A couple of players provided him with play to ponder against Cleveland State. Daniel Utomi could turn into a player who leads on and off the floor, and freshman Eric Parrish, a 6-foot-6, 195-pound guard, debuted with a 17-point effort.
But Groce continues to look for consistency, and he wants to see it in practice and in games.
In short, it needs to be part of the UA’s basketball culture. But he did see plenty of good things the Zips can use going forward.
“Now that we had the opportunity to win the game, the fact that we got behind and had to show some grit, had to pick ourselves up, had to show some courage and a little bit of toughness in the second half,” he said, “you hope that starts to seep in. We want to be tough, mentally, physically. We want to be together regardless of circumstance.”
George M. Thomas can be reached at [email protected].
University of Akron coach Terry Bowden declined to name a starting quarterback for the Zips’ pivotal rivalry game next week against Kent State.
Presumably, former starter Thomas Woodson, who has been suspended the past two weeks, will be available for the game, which is set for a 7 p.m. kickoff at InfoCision Stadium Tuesday.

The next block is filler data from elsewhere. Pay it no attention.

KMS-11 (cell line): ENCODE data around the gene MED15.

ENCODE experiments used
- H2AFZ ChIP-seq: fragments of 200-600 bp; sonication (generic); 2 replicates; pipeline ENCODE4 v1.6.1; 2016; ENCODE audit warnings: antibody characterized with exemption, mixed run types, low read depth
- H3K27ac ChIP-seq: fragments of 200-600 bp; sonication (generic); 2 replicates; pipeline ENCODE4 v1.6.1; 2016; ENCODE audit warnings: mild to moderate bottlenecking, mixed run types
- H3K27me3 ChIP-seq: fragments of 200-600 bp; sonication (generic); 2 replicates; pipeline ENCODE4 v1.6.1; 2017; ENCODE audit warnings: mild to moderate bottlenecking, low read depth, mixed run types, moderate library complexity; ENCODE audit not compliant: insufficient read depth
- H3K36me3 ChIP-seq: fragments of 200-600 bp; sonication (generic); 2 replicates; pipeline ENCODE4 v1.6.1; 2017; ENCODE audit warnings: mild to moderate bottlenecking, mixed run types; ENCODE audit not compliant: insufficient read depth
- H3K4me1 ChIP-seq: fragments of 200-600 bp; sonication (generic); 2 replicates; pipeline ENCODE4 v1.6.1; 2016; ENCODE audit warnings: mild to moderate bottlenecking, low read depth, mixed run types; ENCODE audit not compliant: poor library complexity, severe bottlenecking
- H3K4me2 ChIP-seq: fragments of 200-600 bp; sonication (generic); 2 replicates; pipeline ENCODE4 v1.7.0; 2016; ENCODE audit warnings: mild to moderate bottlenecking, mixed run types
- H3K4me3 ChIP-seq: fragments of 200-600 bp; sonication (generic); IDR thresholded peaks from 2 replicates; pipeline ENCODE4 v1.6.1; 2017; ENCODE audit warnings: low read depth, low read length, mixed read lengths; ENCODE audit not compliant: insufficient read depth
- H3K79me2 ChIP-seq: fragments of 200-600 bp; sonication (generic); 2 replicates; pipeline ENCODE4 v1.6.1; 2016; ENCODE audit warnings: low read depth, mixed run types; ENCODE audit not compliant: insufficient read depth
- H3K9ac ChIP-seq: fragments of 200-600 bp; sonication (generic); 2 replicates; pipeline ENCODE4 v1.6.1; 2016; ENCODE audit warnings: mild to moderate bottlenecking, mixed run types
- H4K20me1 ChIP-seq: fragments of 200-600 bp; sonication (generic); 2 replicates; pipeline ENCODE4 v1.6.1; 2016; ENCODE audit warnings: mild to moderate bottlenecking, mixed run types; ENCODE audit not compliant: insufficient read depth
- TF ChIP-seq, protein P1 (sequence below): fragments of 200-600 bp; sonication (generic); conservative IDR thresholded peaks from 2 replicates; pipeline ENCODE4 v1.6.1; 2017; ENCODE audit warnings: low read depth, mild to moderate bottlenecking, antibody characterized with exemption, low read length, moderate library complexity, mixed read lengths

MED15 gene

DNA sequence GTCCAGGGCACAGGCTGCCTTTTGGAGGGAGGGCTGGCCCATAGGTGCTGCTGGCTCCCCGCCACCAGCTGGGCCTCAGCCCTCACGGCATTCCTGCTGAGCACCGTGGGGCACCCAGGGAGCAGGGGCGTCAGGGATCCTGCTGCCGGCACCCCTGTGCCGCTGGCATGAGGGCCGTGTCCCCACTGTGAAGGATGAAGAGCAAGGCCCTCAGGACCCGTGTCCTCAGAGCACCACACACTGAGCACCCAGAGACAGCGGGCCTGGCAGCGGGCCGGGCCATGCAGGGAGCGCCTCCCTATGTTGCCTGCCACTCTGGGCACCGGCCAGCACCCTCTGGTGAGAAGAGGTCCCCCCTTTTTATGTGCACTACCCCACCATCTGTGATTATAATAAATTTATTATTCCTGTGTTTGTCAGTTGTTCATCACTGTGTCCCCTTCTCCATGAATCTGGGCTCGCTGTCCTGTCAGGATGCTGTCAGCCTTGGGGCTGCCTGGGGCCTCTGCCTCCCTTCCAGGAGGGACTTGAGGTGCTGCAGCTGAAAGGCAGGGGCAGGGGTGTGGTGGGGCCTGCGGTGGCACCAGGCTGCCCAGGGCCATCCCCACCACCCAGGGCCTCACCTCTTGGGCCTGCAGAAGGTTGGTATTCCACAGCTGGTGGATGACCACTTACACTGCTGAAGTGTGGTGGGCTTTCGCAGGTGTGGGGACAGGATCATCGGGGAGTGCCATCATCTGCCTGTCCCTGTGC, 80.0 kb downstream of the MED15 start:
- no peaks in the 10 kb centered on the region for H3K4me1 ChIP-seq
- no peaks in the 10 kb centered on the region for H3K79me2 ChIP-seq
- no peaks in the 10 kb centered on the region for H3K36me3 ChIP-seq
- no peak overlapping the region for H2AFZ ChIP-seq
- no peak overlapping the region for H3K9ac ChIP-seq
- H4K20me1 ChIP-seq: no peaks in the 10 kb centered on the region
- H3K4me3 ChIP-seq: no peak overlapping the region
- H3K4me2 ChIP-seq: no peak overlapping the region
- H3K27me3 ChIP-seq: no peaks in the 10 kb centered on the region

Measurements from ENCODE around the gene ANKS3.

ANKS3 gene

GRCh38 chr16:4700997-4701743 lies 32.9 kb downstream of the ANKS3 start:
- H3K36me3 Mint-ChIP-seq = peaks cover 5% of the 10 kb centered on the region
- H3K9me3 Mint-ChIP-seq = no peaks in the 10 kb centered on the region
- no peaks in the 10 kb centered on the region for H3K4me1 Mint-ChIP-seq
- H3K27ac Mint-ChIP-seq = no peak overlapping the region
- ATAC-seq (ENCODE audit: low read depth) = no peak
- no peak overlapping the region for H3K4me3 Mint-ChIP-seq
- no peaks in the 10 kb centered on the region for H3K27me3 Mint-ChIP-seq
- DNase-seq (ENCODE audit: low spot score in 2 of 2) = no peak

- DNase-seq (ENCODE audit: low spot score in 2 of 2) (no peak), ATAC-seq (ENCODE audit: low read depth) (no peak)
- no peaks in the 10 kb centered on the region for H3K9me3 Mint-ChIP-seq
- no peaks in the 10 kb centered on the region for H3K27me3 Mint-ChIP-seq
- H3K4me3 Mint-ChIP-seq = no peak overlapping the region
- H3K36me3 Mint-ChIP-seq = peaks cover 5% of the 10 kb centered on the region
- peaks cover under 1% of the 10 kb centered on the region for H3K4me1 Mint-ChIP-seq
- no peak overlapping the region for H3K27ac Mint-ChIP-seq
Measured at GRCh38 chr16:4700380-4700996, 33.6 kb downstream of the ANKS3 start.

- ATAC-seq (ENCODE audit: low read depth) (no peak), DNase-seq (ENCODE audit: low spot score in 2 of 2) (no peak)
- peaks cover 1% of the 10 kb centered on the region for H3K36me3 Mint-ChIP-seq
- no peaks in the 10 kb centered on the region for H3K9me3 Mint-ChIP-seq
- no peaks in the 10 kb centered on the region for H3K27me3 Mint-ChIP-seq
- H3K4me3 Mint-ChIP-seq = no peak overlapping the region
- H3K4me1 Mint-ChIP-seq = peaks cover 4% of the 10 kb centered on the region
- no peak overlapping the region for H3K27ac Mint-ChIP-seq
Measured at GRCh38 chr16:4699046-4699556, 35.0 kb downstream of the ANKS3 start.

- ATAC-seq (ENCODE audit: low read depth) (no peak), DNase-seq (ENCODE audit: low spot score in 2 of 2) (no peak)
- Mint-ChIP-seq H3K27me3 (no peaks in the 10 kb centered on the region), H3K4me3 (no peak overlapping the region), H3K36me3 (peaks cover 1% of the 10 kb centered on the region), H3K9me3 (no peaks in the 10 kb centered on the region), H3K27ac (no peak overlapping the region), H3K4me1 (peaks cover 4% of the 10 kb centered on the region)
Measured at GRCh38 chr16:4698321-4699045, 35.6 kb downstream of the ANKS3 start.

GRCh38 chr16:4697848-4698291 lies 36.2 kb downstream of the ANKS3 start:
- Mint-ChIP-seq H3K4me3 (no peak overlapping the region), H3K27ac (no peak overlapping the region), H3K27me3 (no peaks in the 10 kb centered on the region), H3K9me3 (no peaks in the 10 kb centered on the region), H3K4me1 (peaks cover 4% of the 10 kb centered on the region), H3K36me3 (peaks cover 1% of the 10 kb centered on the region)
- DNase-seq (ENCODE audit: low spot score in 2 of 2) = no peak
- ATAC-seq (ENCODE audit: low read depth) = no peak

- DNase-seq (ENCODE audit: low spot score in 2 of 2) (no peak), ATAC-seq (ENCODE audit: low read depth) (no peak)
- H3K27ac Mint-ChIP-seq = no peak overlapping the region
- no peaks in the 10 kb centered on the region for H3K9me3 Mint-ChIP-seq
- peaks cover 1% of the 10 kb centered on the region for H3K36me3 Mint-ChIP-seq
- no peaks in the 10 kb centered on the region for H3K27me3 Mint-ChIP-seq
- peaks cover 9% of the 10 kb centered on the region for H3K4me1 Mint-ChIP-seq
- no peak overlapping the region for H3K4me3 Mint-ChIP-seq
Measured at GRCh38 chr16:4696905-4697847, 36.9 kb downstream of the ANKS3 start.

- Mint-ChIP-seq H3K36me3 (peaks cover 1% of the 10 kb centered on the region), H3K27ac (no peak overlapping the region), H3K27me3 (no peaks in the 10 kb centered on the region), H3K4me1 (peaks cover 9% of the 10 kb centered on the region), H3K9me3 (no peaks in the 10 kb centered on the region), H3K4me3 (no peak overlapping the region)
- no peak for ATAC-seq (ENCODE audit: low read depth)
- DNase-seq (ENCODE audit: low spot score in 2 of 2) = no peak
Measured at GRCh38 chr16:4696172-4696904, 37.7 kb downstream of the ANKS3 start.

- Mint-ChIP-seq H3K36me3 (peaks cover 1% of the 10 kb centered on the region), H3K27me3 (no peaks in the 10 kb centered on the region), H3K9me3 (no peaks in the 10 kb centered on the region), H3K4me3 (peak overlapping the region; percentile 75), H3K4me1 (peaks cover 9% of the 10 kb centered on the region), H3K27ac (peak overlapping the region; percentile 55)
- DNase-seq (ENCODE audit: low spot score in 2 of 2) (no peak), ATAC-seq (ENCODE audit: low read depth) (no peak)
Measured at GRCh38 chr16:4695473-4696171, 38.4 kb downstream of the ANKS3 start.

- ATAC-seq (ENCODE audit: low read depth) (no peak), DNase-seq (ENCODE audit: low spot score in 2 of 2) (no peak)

Bowden said in a Thursday news conference that his offense will have options at the quarterback position.
If Woodson returns, they will have an abundance of riches. But should he return?
“We’ve got some various options and we’ll make a decision at game time whether Tommy Woodson will play and how we’ll do that,” Bowden said.
No one outside of the UA coaching staff and sports administration is saying why Woodson received what has become a multigame suspension for a “violation of team rules.” For him to receive more than a one-game penalty, though, points to a serious infraction.
Had the incident come at the beginning of the season, the possibility that it could all be forgiven and mostly forgotten is a given. But now?
I won’t pretend to know why Woodson was suspended. Given the way he’s treated me — polite, answering questions as honestly as possible — I was disappointed after learning the news.
But should Woodson step right back into the starting lineup?
“We’ll make the right decision when it comes,” Bowden said. “We have a good understanding [of our players]. I’d hope all of our players are unselfish and that they’d want to do what’s best for the football team. When we make that decision, it will be based on what’s best for the football team and those circumstances.”